Public court – the ultimate court?

2017-08-14T22:37:15+05:00 Agha Baqir

What options do people have in case institutions are not working properly or not functioning at all in any part of the world? This can also be applicable to courts, both judicial and peoples’ courts. Judicial courts are assigned jurisdiction by the constitution itself to decide contentious matters brought before them by litigants, whereas the public court is assigned to decide the political question of a nation, political groups or a community such as elections, nominations, referendums, division or even creation of a new state like Pakistan was once.

In the recent past, certain incidents in India were seen where a group of people assumed the role of a judicial court when they summarily passed and executed a verdict against a Muslim family around Dehli, which was alleged to have slaughtered a cow and used its meat against Hindu principles.

Conversely, on the same land, the Muslims of India passed, perhaps, a wise judgment when the Muslim League under the leadership of Quaid-i-Azam, Muhammad Ali Jinnah, asked the important question of partition of the Subcontinent into two separate independent states – a Hindu state and a Muslim – to the Muslims of India instead of approaching British or Hindu judicial courts. Muslims decided on independence as they had reached the conclusion that they could not live with other communities by having different, nay conflicting religions and way of life.

Subsequently, the history of Pakistan is full of both positive as well as negative decisions made by both public and judicial courts. A segment of the then public court, perhaps, initially welcomed the judgment passed by Justice Muneer in Maulvi Tamiz-ud-Din’s case but widely criticised it in the years to come. Z A Bhutto’s case has also, perhaps, met the same treatment. Public courts initially clapped for the martial laws of Ayub, Zia and Musharraf against civilian governments but later vowed to oust them by all means.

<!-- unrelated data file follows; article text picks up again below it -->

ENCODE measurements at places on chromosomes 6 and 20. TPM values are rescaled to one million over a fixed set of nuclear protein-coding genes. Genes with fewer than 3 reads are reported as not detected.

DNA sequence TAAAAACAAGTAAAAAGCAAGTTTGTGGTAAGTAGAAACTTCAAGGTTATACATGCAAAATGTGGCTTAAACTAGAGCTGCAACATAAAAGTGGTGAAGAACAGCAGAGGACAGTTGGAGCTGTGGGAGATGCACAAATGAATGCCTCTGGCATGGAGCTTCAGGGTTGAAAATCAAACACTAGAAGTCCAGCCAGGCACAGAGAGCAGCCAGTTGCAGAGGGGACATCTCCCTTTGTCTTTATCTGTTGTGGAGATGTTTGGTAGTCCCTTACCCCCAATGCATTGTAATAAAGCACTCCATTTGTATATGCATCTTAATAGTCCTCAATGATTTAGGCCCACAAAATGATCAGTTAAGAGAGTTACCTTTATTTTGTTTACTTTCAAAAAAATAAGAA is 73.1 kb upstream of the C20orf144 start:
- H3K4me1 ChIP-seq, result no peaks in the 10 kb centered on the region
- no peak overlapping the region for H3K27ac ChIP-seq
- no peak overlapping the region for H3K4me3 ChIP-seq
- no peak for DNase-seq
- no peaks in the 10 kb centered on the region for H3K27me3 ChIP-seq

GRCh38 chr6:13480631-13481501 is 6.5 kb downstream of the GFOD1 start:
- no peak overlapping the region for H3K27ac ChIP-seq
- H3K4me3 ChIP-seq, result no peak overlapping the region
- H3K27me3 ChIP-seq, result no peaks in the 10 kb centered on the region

There seem to have been some mistakes made at the hands of public, judicial and other institutional courts. In some cases, the situation was very clear but in others, it remained ‘a chicken and egg’ situation where it became very hard to decide whether the egg was broken first or the chicken came first. Considered too backward to make good decisions, the general voter was not allowed to cast his vote directly to elect his representatives to the National or provincial assemblies. A general voter would elect only his local representatives who in return would elect representatives for the upper assemblies. But in 1971, Z A Bhutto conferred the general people the choice of a direct vote to elect their representatives to the upper assemblies through a system of general franchise. Had the backward voter now attained that level of maturity and quality required for election of a healthy candidate? Or, had he attained today, that level of quality of choosing a good representative that various organs of state should ultimately refer themselves to the general voter or the public court?

One school of thought believes that even though an educated segment of public court has attained that quality of vote – it can elect based on sensible choice, but it hardly bothers to come out to participate in national political decisions. Therefore, the other larger segment which is still not substantially qualified to make a good decision is swayed by political parties to their benefit by way of kinship ties, feudalism, parochialism, ethnicity and for personal motives. Thus, this school feels that the public court is not actually a healthy court to elect or adjudicate politicians to make decisions, not for themselves but in the interest of their electors. It believes in necessary interventions at the level of election or even audit and detection of undesired elements.